Science or old politics: a test for John Key

On Wednesday two reports will go public. They will challenge John Key to go with science or stick to old politics.

The reports are on fixing wayward youth and on early childhood education and will both highlight the critical importance of a good very early start in life. Both are the output of good brains, one tested to international standards. But does that fit with good politicking?

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Postponing the future — the real fiscal deficit

Where was the future in the budget? Postponed. Yet again. Ministers’ minds were on past sins and present preoccupations.

Nearly all economists agree that those preoccupations — balanced budgets, an efficient tax system, well-designed regulation and a public sector that is efficient and effective — are necessary to a well-functioning economy. They agree also that investing in and maintaining the hard infrastructure — roads, broadband and water storage, for example — and soft infrastructure — education, for example — are also necessary.

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A budget (not) about the nice-to-haves

Is the economy in a bad way or coming right? It depends which John Key you are listening to. At last Monday’s post-cabinet press conference two Keys were on offer.

Flagging a slimmer KiwiSaver, Key talked up “very poor economic conditions”. (Code for: “we have no alternative to doing some hurt.”) A little later, talking up his record, he cited jobs added, low interest rates and a lower crime rate. At other times he enumerates rising real after-tax wages and a 19 per cent lift in payouts to national superannuitants. (Code for: “it will all come right if you stick with us.”)

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Water, water, everywhere — now in the cabinet

Nick Smith has a message from China where he has recently been. China has 20 per cent of the global population, eight per cent of the arable land and 2 per cent of the water. New Zealand is No 2 for water quality and No 3 in water per person after land-poor Iceland and Norway.

Add to those statistics a recent study by the Asia Society which suggests China is set to make $US1000 billion of direct investments in foreign productive assets this decade.

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It's fringe-theatre politics: enjoy the show

It’s been a week of fringe-theatre politics: Don Brash on his white charger trampling Rodney Hide to save the nation; Hone Harawira making a Maori future with Matt McCarten and Nandor Tanczos; and free air time for the ever-renascent hero of xenophobics, Winston Peters, attacking both.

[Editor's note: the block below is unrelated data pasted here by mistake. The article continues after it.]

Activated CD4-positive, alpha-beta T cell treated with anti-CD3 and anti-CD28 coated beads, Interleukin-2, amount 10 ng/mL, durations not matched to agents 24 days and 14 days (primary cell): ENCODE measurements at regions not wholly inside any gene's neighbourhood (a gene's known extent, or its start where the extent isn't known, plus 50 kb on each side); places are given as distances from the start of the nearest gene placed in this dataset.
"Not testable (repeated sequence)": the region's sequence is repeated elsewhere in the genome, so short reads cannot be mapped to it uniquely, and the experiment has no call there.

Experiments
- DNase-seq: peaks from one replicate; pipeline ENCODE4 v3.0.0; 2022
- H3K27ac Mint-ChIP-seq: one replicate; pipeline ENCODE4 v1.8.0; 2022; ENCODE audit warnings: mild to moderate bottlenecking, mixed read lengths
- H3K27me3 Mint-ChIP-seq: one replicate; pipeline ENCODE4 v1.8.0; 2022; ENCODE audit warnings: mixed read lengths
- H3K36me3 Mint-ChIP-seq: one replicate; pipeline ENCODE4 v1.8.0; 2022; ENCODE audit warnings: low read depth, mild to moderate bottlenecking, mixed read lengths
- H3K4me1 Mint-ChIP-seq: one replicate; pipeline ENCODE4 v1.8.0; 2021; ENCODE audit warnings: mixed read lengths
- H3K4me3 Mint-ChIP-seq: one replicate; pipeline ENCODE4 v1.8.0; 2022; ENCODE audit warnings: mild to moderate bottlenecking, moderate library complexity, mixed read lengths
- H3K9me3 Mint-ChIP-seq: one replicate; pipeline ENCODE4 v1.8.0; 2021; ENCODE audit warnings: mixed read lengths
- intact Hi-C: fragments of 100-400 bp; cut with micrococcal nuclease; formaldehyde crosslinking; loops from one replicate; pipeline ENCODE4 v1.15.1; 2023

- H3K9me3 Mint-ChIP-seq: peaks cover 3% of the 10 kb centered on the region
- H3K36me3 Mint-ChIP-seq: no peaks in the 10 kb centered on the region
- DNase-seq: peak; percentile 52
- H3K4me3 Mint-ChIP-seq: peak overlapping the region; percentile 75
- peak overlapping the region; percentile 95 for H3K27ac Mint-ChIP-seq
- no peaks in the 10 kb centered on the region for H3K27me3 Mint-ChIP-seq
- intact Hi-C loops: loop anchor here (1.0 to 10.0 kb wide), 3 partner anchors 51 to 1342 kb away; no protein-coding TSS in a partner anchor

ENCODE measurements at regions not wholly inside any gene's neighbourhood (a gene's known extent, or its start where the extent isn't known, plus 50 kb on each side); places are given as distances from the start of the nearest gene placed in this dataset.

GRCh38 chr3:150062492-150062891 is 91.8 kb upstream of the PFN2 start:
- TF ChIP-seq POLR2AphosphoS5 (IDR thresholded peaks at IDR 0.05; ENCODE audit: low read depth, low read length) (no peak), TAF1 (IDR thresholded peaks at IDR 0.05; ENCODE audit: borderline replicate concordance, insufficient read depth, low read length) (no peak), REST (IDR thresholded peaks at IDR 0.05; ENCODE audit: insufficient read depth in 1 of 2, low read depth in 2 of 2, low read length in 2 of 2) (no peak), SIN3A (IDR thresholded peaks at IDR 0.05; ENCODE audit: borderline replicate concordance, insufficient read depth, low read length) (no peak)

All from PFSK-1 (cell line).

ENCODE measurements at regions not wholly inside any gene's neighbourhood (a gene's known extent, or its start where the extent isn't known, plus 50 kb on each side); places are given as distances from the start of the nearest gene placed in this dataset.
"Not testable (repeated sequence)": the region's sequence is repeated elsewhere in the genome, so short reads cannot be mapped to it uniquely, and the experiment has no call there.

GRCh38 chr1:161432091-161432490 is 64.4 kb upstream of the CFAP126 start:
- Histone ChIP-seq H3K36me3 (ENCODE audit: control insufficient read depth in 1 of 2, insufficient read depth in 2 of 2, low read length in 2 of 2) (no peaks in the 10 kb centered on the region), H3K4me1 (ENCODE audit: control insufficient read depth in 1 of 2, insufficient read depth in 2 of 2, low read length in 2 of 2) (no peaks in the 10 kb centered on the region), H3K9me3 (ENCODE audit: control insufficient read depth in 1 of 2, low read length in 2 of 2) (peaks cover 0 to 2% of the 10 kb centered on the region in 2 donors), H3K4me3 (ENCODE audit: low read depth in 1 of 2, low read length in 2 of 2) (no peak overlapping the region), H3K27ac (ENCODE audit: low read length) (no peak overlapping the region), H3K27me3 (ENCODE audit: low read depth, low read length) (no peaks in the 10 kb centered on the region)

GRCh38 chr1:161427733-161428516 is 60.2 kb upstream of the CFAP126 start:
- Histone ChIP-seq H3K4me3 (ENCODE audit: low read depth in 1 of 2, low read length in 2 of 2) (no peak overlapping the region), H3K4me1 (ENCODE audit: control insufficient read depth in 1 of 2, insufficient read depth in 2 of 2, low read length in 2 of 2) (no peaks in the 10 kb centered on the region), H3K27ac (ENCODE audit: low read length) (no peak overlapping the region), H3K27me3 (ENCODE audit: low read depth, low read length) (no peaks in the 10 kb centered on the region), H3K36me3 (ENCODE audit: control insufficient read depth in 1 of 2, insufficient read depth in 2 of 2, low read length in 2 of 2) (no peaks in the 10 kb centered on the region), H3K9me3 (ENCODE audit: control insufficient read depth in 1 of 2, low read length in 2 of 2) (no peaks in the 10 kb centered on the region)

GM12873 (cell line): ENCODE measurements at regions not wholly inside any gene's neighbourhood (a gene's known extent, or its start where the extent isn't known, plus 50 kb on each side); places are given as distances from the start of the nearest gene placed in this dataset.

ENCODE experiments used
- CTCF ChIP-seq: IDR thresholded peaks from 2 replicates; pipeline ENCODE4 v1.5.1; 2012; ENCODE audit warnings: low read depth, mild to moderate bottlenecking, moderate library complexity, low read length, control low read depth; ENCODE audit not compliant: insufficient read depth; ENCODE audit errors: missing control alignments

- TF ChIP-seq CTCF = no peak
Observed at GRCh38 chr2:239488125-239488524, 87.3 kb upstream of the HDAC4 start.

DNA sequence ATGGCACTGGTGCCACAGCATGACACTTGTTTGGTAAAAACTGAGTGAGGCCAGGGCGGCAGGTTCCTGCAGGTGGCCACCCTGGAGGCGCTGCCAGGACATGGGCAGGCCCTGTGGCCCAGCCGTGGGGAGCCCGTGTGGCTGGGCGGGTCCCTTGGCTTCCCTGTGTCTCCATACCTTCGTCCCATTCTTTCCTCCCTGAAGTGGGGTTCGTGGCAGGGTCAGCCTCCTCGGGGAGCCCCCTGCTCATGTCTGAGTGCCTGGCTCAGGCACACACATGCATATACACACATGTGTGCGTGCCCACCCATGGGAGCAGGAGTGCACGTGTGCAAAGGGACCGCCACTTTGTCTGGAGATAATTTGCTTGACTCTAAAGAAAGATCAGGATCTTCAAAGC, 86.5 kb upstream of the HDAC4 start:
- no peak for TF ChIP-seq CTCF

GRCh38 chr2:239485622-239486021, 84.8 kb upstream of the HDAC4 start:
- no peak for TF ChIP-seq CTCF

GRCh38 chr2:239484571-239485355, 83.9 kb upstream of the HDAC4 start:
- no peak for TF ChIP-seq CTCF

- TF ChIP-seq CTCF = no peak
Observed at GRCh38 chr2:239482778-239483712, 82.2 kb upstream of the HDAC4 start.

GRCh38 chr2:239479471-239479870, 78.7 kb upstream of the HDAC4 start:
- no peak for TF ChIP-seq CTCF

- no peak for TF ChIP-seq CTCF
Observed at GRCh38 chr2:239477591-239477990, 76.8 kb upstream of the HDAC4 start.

Under first-past-the-post fringe parties were truly fringe. Labour and National ran single-party governments.

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Labour: a party in transition – but to what?

Phil Goff is a baby-boomer. He is a quintessential member of what has been called the educational meritocracy. And, though you might be forgiven for wondering after all the media coups, he is leader of the Labour party.

All three dimensions are part of Labour’s challenge and opportunity as it adjusts to the 2010s. Forget poor Darren Hughes and grumpy 2008 losers Judith Tizard and Damien O’Connor. The frissons around them say much less about Goff and Labour than about National agents’ and hard-left non-Labour elements’ twitterings, bloggings, poll manipulations and rumour-fuelling.

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How far will McCully and Key rebalance foreign policy?

How will the relationship with Australia go long-term? Where does China fit? These questions will be teased out at two forums later this week. The large shadow on the wall at both will be the United States. Where is the government on this?

At Victoria University on Thursday offshore luminaries, among them China expert Michael Wesley, director of the high-powered Sydney-based Lowy Institute thinktank, will explore the economic, security, domestic and diplomatic dimensions of “Australia, New Zealand and China’s rise”.

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Public services are changing, not just being cut

Which pinko lefty bloated waffler said this: “Public servants … are a vitally important component of democracy. The better the public servant, the stronger and more effective the democracy?”

Answer: Rodney Hide, in a speech to the Society of Local Government Managers on 14 February. That was shortly after John Key said the public service was bloated and Bill English said it delivers waffle.

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Resilience amid turmoil: a long-range challenge for Key

It never rains but it pours. Queenslanders would get the point of this tired, hackneyed, overused, wrung-out, saturated cliche. New Zealanders might be starting to get the point of the figure of speech.

Do some simple addition.

Start with two Christchurch earthquakes in an area where there was, Sir Peter Gluckman’s scientists told us last Wednesday, “no evidence for seismicity” (no “foreshocks”). Add the Pike River mine explosion.

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